My name is Cameron and I am the program coordinator of the Recovery Support Navigator team. This program is aimed at providing support, education, and linkage to services for people suffering from drug addiction. I am a clinical social worker and peer specialist, and am trained in the WRAP model as well as DBT. And both have been major tools in my own recovery.
Previously, I worked at a local all-peer run crisis respite house. I am deeply passionate about the peer model as it focuses on promoting recovery, empowerment, and hope. We will use the model of recovery which includes mutual relationship based on respect and being non-judgmental, self-determination, instilling hope, personal responsibility, respectful challenging if needed, strength-based and empowerment.
I believe recovery not only means recovering what may have been effected by one’s mental health and/or addiction challenges, but it also means allowing one’s wings to take off and thrive like never before. Our Recovery Support Navigator team looks forward to helping you — whether you’re an individual in need of support or a family member who wants help with a loved one’s recovery.
“The goal of recovery is not to become normal. The goal is to embrace the human vocation of becoming more deeply, more fully human.” –Patricia Deegan
My name is Cindy. Upon my arrival into recovery I faced the dark pit of despair, hopelessness, and thoughts of suicide. My then therapist was backing me into a corner about my alcohol addiction and telling me that I had myself locked in a prison and I was the warden. It was time to let myself out. Things got worse. My niece Bobbi Ann died drinking and driving and I spiraled out of control emotionally, mentally and physically.
I ended up in rehab 9/11/11. Yes, 911.
My world was falling apart. Thank God it wasn’t the world that fell apart that day, it was me. I was to be knocked down and rebuilt into someone I never thought I could be. All it took was the fog to be lifted, some hope and willingness. I started to practice daily affirmations of positive self-talk that led to self-worth. I started to think of others who had the same problem and reach out to help them which then led to self-esteem.
My journey has not been easy. I thought things would get better because I stopped drinking. They didn’t. Life got hard as the family dynamics of alcoholism took more family members down. I however, got better so that I could deal with it. What I learned is that death isn’t the greatest loss on earth. The greatest loss on earth is dying inside while you’re still alive. That used to be me.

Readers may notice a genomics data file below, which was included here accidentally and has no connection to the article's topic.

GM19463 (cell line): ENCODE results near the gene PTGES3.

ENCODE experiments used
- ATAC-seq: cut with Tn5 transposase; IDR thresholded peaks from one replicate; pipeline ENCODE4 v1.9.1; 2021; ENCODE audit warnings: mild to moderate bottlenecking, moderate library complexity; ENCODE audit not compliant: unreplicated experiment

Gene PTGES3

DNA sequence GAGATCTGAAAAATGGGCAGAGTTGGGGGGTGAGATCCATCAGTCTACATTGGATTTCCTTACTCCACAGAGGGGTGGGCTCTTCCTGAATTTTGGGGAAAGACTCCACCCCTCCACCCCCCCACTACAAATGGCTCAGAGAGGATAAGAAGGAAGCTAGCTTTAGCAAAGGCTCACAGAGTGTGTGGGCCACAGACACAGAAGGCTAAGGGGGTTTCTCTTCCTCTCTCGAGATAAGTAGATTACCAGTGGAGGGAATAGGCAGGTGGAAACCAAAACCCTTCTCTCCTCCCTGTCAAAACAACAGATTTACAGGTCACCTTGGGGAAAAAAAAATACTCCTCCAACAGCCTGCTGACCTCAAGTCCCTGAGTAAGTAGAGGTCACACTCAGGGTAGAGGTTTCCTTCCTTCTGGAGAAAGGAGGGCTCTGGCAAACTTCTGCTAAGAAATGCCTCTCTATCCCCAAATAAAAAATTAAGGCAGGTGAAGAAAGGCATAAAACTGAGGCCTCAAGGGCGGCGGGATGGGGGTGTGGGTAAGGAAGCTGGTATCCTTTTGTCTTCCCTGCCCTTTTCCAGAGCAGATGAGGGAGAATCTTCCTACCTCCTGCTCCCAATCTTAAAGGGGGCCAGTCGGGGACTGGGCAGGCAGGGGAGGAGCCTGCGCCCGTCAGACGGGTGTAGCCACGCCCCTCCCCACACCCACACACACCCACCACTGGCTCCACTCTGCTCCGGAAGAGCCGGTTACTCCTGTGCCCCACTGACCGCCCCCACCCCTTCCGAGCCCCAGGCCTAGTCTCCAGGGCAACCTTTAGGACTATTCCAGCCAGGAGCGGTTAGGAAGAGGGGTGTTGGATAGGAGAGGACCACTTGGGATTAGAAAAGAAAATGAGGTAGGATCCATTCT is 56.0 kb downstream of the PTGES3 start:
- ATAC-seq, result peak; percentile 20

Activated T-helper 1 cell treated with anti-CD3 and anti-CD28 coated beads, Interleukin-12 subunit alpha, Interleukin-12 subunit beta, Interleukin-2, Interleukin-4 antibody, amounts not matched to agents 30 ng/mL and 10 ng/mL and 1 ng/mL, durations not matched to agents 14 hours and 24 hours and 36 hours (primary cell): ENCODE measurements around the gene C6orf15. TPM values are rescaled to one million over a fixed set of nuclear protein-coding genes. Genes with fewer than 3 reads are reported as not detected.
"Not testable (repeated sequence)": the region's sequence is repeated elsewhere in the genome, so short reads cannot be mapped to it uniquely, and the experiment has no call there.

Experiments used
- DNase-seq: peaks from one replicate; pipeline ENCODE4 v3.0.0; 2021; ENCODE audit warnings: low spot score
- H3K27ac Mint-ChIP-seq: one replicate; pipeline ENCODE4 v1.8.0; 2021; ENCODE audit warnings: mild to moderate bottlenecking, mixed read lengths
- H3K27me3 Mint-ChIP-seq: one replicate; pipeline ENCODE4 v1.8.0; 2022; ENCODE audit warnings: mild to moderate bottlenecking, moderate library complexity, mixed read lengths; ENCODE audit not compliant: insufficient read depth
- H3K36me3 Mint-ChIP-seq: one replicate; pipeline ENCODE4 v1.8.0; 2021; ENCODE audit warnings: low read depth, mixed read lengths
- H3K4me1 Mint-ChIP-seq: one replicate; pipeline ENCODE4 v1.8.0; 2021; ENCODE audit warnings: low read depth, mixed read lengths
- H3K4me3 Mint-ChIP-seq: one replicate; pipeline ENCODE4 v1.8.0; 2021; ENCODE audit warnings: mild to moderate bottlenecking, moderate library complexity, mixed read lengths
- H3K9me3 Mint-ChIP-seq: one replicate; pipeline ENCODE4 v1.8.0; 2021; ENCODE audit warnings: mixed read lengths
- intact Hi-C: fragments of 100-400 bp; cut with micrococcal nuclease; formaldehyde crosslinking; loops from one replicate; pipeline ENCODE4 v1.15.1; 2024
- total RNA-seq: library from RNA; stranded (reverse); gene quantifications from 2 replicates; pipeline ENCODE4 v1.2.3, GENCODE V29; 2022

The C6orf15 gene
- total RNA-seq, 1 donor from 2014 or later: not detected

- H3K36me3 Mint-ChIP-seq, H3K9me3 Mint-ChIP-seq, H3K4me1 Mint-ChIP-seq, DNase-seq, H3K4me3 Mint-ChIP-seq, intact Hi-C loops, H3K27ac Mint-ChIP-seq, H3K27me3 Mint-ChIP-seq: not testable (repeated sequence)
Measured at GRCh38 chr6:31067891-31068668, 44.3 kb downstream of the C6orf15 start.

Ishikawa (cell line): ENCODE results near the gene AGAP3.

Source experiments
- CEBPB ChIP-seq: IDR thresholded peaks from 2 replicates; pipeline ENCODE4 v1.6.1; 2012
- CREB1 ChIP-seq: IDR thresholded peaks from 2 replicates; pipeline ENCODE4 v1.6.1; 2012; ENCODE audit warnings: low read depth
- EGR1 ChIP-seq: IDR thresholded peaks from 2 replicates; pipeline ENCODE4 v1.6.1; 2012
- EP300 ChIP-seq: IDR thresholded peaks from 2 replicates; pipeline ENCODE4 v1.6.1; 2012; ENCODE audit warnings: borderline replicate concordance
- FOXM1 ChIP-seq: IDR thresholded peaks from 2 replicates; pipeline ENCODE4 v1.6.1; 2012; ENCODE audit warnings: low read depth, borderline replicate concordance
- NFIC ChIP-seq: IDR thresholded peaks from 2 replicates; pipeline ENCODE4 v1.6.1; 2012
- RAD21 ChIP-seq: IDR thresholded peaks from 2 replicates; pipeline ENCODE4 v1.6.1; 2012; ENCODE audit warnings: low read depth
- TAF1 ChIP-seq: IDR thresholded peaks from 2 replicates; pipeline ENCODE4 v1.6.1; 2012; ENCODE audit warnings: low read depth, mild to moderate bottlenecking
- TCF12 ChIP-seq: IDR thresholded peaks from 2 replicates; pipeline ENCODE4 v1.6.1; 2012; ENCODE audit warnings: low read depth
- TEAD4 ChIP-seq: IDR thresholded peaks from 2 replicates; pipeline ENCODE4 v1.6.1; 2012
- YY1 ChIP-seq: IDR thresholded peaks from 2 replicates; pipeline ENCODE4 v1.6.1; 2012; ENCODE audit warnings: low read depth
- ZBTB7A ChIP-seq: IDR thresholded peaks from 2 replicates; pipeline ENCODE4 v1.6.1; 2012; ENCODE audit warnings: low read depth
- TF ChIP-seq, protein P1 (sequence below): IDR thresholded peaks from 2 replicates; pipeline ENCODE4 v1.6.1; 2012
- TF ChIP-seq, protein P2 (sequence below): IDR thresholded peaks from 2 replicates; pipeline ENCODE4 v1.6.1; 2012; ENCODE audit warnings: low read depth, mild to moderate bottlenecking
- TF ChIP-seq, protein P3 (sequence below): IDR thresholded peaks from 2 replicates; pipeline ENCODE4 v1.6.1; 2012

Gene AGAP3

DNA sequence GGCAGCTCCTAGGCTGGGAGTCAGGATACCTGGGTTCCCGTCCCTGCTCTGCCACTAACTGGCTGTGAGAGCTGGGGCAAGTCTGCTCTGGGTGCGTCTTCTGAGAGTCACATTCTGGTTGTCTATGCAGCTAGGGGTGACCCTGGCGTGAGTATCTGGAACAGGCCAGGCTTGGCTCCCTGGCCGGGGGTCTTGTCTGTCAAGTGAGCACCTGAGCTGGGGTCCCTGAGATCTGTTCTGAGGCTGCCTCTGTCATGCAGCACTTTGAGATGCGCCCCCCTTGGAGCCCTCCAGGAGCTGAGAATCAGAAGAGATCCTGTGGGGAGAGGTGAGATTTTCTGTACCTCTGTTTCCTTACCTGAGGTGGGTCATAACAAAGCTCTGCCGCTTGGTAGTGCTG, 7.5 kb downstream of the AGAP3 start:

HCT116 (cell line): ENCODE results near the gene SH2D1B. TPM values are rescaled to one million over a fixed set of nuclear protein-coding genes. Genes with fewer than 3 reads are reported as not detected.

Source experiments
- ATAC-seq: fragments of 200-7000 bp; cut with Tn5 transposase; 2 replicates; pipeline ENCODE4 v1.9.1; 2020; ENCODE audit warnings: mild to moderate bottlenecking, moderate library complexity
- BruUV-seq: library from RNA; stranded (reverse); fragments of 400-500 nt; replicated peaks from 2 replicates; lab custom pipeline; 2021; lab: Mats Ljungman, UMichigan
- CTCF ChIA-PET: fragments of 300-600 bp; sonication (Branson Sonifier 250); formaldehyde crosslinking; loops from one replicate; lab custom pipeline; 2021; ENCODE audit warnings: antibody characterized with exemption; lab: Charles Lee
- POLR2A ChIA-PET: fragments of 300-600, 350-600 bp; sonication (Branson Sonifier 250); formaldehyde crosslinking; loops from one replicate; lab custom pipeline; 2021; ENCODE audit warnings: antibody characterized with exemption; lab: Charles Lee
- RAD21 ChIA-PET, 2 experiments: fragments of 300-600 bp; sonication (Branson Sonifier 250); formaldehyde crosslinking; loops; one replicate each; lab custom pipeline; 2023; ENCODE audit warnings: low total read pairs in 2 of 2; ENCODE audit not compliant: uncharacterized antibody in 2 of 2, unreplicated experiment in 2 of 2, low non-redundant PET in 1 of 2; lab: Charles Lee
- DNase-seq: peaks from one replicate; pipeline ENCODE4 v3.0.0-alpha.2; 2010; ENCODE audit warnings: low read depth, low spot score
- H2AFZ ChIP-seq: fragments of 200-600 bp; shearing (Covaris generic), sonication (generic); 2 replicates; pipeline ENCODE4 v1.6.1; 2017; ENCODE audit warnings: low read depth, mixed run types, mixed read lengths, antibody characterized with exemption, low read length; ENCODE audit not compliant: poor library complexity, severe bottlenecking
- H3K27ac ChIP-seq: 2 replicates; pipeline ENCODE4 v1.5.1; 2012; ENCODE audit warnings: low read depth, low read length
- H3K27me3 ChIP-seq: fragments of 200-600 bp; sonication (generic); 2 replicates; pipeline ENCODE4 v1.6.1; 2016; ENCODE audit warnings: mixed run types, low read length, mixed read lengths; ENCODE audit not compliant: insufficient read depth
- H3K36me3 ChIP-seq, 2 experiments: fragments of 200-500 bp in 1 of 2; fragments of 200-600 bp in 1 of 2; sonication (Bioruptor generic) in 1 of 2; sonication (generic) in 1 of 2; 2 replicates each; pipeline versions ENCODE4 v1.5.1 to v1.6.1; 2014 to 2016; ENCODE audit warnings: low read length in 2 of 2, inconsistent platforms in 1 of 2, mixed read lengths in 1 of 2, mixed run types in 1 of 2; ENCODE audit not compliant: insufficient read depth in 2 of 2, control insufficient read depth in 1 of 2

Welcome to recovery and a new life. It is here for you too!
My name in Natalie and I just celebrated 30 years in long term recovery, however I did not do this alone and it did not happen overnight. I believe I have the disease of addiction (Substance Use Disorder) which was ignited at a very young age. Looking back to the beginning I can truly understand the saying, “One is too many and 1,000 is never enough.” I never used just one of anything and know nothing about the word moderation. My addiction progressed very quickly and after years of using I found myself jobless, homeless, penniless, weighing 90 pounds, and hospitalized. This was very dangerous for me as my healthy body weight is 140 pounds. They told me in the hospital if I continue to use I was going to die.
I felt very hopeless and afraid. I couldn’t not imagine myself ever living without drugs. I went from the hospital straight to inpatient rehab for 28 days. I found a support system in the 12 step community and I got a sponsor. I put my recovery first in my life before anything else because without recovery I have nothing. I have watched this disease destroy many lives. I have also watched the miracle of people just like me recovering every day. This has inspired me to become a Peer Advocate.
I feel that sharing my experience, strength, and hope with others that I can bring hope. As I have learned there are multiple pathways to recovery. As a Recovery Support Navigator, we help support you to find your pathway. We help link you to the supports in the community you need to move forward in your life.
Give yourself a break and give us a call.
My name is Brett. I have a degree in psychology and education. I have been trained and certified in DARS and mental health first aid as well. I have personal experience within the family unit of the devastating relentless impact of addiction, which is what led me to want to work with and support families struggling with a similar situation.
I have a unique background in the field of addiction that has spanned over 20 years. I have been the point person for an adult residential-based recovery facility and crisis center that focused on individual and families in immediate crisis, advocated with and alongside the homeless population struggling with multiple barriers, and worked to facilitate prevention and recovery with the youth and adolescent population in a school based setting.
Substance use disorder not only affects the individual caught in its grasp but can have a crippling and devastating impact on families as well. My goal is to create a person centered approach that focuses on empowerment and building resilience for all families through compassion, integrity, education, emotional validation, and self-care, while working to break down the barriers and stigma of addiction in order to support family recovery and wellness.